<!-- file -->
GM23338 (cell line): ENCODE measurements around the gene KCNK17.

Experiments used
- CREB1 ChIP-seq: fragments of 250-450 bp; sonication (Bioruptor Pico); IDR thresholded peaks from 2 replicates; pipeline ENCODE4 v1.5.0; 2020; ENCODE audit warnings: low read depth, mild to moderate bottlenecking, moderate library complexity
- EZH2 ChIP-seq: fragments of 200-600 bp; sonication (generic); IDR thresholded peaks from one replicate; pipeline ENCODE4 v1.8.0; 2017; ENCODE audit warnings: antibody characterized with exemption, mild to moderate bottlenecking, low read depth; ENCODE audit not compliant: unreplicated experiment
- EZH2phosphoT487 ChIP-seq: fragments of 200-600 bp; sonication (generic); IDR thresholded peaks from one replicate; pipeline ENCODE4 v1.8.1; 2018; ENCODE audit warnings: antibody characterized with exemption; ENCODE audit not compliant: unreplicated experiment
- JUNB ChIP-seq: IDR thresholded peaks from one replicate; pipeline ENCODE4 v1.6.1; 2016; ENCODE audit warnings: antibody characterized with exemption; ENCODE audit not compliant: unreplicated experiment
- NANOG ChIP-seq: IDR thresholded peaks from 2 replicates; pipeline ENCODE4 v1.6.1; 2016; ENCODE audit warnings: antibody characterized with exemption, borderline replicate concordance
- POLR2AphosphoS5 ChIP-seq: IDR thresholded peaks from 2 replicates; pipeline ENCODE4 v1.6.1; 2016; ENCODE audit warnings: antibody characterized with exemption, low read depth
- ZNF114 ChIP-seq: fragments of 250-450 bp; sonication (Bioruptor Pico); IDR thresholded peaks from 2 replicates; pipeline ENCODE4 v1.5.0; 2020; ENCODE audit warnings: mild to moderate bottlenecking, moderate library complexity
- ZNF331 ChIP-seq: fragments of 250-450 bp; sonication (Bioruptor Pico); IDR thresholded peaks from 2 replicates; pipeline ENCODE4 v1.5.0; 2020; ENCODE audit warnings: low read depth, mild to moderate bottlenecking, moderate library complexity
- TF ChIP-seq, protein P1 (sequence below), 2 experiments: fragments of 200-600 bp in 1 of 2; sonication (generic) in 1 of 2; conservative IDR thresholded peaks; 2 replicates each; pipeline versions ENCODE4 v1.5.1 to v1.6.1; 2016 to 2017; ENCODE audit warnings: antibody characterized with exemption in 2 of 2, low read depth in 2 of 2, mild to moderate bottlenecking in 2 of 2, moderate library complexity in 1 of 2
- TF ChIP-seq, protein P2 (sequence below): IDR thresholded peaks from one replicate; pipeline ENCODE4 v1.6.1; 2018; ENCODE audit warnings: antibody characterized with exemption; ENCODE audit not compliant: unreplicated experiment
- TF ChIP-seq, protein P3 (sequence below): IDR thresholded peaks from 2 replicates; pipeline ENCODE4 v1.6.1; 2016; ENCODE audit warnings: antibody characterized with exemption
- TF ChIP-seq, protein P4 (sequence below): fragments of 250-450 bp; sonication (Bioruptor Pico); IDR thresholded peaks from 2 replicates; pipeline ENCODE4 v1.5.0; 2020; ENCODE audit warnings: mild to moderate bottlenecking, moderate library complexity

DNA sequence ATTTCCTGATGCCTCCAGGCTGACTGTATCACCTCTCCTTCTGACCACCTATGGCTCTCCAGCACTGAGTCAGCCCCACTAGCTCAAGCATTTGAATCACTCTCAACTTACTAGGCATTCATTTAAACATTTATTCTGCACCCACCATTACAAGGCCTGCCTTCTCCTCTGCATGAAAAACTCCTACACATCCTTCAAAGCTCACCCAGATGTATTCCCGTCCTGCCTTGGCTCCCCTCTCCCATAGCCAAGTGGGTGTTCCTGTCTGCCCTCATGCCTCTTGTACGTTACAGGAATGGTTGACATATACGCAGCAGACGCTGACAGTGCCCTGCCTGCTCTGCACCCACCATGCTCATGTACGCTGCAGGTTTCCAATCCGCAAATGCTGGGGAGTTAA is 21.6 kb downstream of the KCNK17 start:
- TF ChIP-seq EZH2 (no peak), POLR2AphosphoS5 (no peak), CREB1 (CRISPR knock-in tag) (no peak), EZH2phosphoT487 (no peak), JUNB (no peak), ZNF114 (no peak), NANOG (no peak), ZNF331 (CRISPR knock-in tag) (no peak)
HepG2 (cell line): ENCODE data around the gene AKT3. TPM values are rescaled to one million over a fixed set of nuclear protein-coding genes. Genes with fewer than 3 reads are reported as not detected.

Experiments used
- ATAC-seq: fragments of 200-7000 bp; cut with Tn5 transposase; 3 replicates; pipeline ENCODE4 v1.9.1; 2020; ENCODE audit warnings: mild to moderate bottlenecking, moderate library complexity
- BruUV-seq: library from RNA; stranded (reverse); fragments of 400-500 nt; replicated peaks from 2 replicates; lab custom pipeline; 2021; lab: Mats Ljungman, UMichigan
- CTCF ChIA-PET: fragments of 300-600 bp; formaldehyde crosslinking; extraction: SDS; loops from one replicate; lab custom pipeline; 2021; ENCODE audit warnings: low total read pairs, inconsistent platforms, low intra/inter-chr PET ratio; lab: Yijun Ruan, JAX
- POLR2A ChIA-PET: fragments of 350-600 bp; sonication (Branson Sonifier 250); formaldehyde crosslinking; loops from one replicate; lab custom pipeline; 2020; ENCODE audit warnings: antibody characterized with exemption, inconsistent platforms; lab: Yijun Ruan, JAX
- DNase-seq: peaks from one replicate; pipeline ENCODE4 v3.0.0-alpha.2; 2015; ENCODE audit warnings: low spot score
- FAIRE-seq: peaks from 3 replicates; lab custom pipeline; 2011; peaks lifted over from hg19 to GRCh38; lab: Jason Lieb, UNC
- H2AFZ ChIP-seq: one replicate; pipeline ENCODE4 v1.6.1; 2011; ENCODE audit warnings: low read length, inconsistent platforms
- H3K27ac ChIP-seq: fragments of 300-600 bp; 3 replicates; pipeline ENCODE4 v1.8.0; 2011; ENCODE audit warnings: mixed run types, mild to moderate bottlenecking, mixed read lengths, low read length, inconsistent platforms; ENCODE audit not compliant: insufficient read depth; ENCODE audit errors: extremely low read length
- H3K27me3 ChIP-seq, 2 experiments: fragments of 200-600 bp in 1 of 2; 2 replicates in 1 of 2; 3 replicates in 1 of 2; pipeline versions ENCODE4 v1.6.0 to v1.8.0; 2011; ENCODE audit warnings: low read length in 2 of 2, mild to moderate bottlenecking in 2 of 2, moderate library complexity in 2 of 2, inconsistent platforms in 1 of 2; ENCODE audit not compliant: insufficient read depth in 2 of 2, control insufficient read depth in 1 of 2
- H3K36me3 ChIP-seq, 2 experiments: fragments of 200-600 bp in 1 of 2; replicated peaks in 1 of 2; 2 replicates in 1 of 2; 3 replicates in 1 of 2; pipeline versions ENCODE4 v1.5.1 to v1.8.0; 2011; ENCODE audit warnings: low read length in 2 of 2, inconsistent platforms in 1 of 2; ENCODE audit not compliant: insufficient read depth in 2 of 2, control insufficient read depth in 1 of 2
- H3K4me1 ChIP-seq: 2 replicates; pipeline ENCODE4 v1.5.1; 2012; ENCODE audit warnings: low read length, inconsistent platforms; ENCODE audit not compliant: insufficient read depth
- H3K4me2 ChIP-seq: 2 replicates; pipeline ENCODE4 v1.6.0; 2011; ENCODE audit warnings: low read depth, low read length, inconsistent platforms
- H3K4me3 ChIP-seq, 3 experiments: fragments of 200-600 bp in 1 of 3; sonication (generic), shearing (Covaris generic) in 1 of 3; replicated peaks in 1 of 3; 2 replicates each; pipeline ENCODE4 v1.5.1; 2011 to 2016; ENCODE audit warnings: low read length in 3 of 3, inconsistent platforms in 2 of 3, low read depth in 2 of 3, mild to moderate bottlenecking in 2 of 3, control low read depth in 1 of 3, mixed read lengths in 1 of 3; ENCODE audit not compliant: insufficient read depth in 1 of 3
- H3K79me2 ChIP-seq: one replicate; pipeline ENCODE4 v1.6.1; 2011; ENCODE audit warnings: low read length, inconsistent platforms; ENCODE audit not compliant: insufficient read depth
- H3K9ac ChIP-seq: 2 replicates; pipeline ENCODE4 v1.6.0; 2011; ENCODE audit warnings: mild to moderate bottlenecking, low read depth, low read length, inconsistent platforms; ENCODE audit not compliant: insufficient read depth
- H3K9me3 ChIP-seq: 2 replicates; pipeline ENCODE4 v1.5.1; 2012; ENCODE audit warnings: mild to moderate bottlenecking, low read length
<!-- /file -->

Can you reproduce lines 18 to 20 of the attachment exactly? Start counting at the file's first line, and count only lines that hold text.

Experiments used
- ATAC-seq: fragments of 200-7000 bp; cut with Tn5 transposase; 3 replicates; pipeline ENCODE4 v1.9.1; 2020; ENCODE audit warnings: mild to moderate bottlenecking, moderate library complexity
- BruUV-seq: library from RNA; stranded (reverse); fragments of 400-500 nt; replicated peaks from 2 replicates; lab custom pipeline; 2021; lab: Mats Ljungman, UMichigan